For the reasons stated above, and for other reasons stated below which will become apparent to those skilled in the art upon reading and understanding the present specification, there is a need in the art for a system and method of determining an operating state of a consumer electronic device such that it can be controlled by a personal computer.

SUMMARY OF THE INVENTION

The above mentioned problems with controlling consumer electronic devices and other problems are addressed by the present invention and will be understood by reading and studying the following specification.

In particular, the present invention describes a system for automatic control of a consumer electronic device. The system comprises an image detection device for obtaining an image of a consumer electronic device display, a processor coupled to the image detection device for extracting information from the image of the consumer electronic device display and providing control instructions for the consumer electronic device, and an infrared transmitter for transmitting the control instructions to the consumer electronic device.

In another embodiment, a system for controlling a consumer electronic device comprises a camera for obtaining an image of the consumer electronic device, wherein the image comprises visual indications of an operating state of the consumer electronic device. The system includes a computer coupled to the camera for receiving the image and determining at operating state of the consumer electronic device based upon the image, a database containing instructions for changing the operating state of the consumer electronic device, and a transmitting device for transmitting the instructions to the consumer electronic device using infrared signals.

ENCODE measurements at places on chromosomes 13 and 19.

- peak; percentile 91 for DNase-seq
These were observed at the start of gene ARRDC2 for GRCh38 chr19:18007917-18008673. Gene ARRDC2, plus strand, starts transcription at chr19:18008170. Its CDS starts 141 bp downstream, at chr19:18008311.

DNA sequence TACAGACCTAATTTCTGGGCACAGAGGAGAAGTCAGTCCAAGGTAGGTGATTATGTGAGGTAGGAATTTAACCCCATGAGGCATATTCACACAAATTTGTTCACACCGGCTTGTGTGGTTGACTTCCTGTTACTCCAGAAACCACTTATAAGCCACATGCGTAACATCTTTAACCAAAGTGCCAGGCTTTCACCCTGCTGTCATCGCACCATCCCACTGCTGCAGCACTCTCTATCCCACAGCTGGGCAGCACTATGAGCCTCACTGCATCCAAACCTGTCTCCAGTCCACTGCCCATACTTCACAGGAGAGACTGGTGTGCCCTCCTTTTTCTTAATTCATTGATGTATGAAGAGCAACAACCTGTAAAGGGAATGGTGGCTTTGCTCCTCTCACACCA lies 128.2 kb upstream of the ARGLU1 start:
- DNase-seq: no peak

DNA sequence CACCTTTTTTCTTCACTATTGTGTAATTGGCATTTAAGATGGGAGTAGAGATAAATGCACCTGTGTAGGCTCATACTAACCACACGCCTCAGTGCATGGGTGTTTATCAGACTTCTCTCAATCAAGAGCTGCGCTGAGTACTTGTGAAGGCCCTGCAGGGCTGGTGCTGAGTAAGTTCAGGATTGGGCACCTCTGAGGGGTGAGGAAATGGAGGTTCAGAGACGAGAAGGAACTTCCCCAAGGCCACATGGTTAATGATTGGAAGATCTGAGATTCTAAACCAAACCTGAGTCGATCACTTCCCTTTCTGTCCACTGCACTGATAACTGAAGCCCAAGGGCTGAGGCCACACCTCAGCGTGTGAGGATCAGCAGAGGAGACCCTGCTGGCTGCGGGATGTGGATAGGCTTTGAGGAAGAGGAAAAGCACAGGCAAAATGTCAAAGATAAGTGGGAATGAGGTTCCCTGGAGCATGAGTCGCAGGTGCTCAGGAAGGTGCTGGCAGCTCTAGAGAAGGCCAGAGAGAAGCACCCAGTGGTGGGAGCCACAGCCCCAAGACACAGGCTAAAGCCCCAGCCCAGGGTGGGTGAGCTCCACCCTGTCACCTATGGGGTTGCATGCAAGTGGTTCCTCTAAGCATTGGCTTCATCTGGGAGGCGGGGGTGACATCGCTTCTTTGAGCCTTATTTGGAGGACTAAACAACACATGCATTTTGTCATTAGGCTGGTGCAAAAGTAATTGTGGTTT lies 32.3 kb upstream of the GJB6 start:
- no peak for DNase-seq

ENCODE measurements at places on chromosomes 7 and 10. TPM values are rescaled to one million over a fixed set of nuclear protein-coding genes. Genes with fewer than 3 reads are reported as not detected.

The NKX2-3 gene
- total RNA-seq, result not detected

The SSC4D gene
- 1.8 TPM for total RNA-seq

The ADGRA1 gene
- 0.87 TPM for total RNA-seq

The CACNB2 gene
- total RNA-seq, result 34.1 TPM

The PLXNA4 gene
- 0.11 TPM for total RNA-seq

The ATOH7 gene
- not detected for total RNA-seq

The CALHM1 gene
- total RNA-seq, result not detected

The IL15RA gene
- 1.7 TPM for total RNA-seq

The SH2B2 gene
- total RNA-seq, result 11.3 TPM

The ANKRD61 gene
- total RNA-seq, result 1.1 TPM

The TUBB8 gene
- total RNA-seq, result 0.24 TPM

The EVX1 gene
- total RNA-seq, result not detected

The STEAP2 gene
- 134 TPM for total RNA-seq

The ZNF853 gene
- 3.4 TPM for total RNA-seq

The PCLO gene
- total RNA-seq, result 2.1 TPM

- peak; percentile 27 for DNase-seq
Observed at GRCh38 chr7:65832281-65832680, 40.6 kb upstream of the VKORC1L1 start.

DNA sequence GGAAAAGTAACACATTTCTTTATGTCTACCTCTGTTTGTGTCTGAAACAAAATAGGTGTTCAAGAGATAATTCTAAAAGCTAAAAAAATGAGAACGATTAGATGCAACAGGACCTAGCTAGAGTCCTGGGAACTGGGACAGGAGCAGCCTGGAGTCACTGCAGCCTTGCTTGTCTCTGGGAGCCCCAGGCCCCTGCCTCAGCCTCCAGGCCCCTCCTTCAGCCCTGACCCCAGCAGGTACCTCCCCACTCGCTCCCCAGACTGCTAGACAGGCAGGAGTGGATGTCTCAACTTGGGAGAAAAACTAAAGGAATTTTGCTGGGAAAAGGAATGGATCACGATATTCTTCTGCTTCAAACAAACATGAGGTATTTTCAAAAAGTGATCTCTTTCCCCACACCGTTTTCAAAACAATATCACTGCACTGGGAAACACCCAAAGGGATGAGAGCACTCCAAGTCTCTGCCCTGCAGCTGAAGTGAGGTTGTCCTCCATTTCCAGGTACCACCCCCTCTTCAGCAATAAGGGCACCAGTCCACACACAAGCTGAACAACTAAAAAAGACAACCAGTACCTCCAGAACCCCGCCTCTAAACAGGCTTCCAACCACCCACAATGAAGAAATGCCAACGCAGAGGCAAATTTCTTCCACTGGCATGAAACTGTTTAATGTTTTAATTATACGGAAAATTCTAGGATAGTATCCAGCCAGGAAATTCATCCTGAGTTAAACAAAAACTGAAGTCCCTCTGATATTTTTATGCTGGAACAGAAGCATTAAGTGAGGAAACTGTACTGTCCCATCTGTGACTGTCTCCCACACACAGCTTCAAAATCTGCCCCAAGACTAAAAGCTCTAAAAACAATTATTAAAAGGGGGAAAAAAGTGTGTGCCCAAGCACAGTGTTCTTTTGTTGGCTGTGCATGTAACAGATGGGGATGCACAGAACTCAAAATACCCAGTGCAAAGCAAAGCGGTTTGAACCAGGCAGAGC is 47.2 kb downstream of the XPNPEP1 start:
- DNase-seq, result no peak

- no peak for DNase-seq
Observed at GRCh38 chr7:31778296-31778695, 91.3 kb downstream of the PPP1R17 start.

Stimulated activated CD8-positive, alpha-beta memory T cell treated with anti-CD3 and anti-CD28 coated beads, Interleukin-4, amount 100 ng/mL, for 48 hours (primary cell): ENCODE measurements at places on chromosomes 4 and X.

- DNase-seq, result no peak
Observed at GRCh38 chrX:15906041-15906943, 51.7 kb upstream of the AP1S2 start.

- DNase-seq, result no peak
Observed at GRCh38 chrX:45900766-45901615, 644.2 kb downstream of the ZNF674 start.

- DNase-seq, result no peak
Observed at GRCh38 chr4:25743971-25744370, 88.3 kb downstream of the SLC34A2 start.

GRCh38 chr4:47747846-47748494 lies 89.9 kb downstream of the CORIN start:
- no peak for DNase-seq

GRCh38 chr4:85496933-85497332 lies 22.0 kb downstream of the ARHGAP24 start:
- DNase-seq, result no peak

In yet another embodiment, a method is described for controlling a consumer electronic device using a processor. The method comprising obtaining an image of the consumer electronic device, wherein the image comprises visual indications of a first operating state of the consumer electronic device, decoding the image to determine the first operating state, generating control signals in response to the first operating state, and transmitting the control signals to the consumer electronic device to change the consumer electronic device to a second operating state.

BRIEF DESCRIPTION OF THE DRAWINGS

FIG. 1 illustrates a consumer electronic device and a camera; and

FIG. 2 is a block diagram of a consumer electronic control system.

DETAILED DESCRIPTION OF THE INVENTION

In the following detailed description of the preferred embodiments, reference is made to the accompanying drawings which form a part hereof, and in which is shown by way of illustration specific preferred embodiments in which the inventions may be practiced. These embodiments are described in sufficient detail to enable those skilled in the art to practice the invention, and it is to be understood that other embodiments may be utilized and that logical, mechanical and electrical changes may be made without departing from the spirit and scope of the present inventions. The following detailed description is, therefore, not to be taken in a limiting sense, and the scope of the present invention is defined only by the appended claims.